Broadcom’s Secure RFID Chips Take Flight

Radio frequency identity (RFID)  tags are becoming a common convenience, popping up in places such as luggage, luxury goods, passports and pharmaceutical products.

But security protocols about that data remain a work in progress for working groups and industry sectors.

Hoping to get in on the action with security, chipmaker Broadcom  has announced what it called the first secure processor with embedded RFID capabilities. It’s also the latest company to join RSA Security’s  SecurID Ready for Authenticators program.

Derek Brink, RSA’s vice president for corporate development, told that RFID security comes in third behind convenience and cost for consumers.

The agreement to embed RSA’s SecurID technology along with integrated RFID in Broadcom’s BCM5890 processor helps enterprises balance convenience with security, according to John Worrall, senior vice president of marketing at RSA.

Broadcom is now the eighth company to join RSA’s SecurID Ready Partner program, which seeks to encourage companies to embed RSA’s two-step SecurID algorithm in devices.

Last February during its annual security conference, RSA announced M-Systems, Motorola, RedCannon, Renasas Technology and SanDisk as partners in the program, which also counts RIM  and Microsoft.

The first device to use the RFID processor with embedded RSA security technology will be the plusID, a watch fob-size wireless biometric product from Privaris that uses fingerprints to authenticate users for access to buildings, computers or online finances.

Microsoft  said it is planning to provide third-party support for the SecurID program in the upcoming Vista operating system release.

Wallace told integrating RSA’s security algorithm gathers differing RFID applications and provides increased user authentication. “Otherwise, it is a bag full of chips running around,” he said.

(The RFID deal was announced prior to EMC’s $2.1 billion acquisition of RSA Security last week. As reported, the combination of EMC provides the marketing muscle and customer base that will enable RSA to become a security technology provider for storage customers. In addition, EMC gains a foothold in the RFID security sector.)

While the integrated RFID security product likely won’t be tracking pallets of Pepsi, the chip is very applicable to tracking pharmaceuticals. Consumers stopping at the neighbor pharmacy would swipe their finger at an RFID device and be authenticated, said Wallace.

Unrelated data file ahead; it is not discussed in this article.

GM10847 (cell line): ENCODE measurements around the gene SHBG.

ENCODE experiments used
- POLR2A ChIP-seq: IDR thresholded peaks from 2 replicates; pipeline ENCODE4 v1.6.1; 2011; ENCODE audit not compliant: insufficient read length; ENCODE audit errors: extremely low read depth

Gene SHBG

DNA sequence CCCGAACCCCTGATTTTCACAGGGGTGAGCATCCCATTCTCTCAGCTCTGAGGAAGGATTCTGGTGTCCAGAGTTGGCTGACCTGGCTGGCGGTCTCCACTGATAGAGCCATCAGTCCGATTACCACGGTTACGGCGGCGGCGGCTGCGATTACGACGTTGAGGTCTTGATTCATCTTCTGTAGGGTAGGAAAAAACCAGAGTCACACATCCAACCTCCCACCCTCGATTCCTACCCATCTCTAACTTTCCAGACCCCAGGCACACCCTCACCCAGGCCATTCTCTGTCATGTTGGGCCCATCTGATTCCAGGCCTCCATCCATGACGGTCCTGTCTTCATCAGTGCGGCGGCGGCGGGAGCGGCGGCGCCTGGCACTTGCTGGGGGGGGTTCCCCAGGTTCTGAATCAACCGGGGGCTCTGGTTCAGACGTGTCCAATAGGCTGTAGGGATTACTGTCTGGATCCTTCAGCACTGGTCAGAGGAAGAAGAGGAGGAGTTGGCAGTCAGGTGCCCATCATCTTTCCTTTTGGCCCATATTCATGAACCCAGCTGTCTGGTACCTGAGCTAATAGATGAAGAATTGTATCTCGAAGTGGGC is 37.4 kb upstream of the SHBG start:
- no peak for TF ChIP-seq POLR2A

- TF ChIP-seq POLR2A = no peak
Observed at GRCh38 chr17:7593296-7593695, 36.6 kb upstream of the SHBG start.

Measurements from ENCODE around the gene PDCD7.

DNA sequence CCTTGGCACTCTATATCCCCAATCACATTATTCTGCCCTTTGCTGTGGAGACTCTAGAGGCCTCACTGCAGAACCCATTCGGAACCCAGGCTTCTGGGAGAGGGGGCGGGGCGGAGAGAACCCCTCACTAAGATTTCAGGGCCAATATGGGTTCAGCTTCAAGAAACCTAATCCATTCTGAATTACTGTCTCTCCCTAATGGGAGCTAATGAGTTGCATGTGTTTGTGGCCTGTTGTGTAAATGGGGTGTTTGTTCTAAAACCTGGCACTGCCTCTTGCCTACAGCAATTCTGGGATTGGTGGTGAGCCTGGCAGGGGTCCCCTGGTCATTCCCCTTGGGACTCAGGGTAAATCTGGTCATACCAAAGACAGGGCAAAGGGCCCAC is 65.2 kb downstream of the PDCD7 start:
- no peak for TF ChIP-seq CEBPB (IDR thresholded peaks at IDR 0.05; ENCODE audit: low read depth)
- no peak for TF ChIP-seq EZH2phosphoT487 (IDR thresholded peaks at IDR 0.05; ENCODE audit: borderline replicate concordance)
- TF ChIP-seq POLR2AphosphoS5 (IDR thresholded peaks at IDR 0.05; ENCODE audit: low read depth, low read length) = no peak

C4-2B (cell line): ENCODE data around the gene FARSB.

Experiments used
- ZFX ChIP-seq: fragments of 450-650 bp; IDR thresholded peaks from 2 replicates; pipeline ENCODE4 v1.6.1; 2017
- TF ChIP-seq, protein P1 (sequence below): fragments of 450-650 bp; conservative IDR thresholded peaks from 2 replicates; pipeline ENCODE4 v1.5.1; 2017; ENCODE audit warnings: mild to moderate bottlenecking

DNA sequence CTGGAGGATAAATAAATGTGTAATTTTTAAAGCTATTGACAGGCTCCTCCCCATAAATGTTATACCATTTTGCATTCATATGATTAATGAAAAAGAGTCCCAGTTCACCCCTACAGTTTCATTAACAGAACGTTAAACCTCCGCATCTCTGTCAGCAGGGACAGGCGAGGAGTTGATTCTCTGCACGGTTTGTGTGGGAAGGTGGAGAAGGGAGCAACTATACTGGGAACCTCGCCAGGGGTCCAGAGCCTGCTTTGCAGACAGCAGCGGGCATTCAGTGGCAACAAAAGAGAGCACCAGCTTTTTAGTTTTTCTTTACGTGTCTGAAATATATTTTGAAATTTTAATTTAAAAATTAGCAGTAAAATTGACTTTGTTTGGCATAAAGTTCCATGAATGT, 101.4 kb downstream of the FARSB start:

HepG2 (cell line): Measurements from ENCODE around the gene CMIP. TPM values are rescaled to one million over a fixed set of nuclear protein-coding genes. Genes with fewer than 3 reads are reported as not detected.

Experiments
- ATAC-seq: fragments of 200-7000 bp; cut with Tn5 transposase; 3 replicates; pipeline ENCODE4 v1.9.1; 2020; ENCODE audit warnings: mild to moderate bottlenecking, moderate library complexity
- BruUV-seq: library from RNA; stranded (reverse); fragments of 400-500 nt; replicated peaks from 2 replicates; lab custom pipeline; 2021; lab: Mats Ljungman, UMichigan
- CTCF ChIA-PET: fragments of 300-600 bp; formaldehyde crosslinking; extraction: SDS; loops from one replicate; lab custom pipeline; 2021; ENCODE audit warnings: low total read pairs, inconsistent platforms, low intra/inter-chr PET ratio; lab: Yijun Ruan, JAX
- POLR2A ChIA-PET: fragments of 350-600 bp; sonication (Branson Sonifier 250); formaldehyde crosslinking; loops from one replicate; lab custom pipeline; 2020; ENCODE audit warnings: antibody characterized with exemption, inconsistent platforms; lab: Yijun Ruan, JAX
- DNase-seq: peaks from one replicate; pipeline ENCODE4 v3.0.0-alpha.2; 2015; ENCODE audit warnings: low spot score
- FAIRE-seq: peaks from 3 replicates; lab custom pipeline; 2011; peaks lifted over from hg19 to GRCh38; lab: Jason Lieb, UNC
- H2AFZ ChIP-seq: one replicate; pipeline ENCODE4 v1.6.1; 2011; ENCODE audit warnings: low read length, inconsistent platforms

Pharmaceutical companies are seen as big adopters in their battles with drug counterfeiters.

Systems vendors are keen to help.

For example, in 2005 Sun Microsystems  unveiled its RFID Industry Solution for Drug Authentication, offering manufacturers a custom-tailored software and hardware package which claimed to help keep fake drugs off pharmacy shelves.

IBM , which offers a WebSphere support for RFID systems, expanded its privacy practice last year in order to help businesses address privacy concerns about the use of RFID data.

Big Blue began ramping up its RFID business with an investment of about a quarter of a billion dollars within its Pervasive Computing division in 2004.

HP  and BEA Systems are teaming up to offer manufacturing, consulting, integration and support services that target supply-chain problems across multiple industry segments.

Database software maker Sybase  has upgraded its RFID Enterprise suite with templates that are compatible with existing service-oriented architectures .

Microsoft’s next release of BizTalk Server in the first half of 2007 is expected to offer a business process management (BPM) server that helps businesses build RFID integration.

RFID’s popularity is expected to explode from 1.5 billion tags in 2004 to 33 billion by 2010, according to In-Stat. However, efforts by Wal-Mart, the U.S. Defense Department and others could be derailed by security concerns, according to Alan Nogee, analyst with In-Stat.

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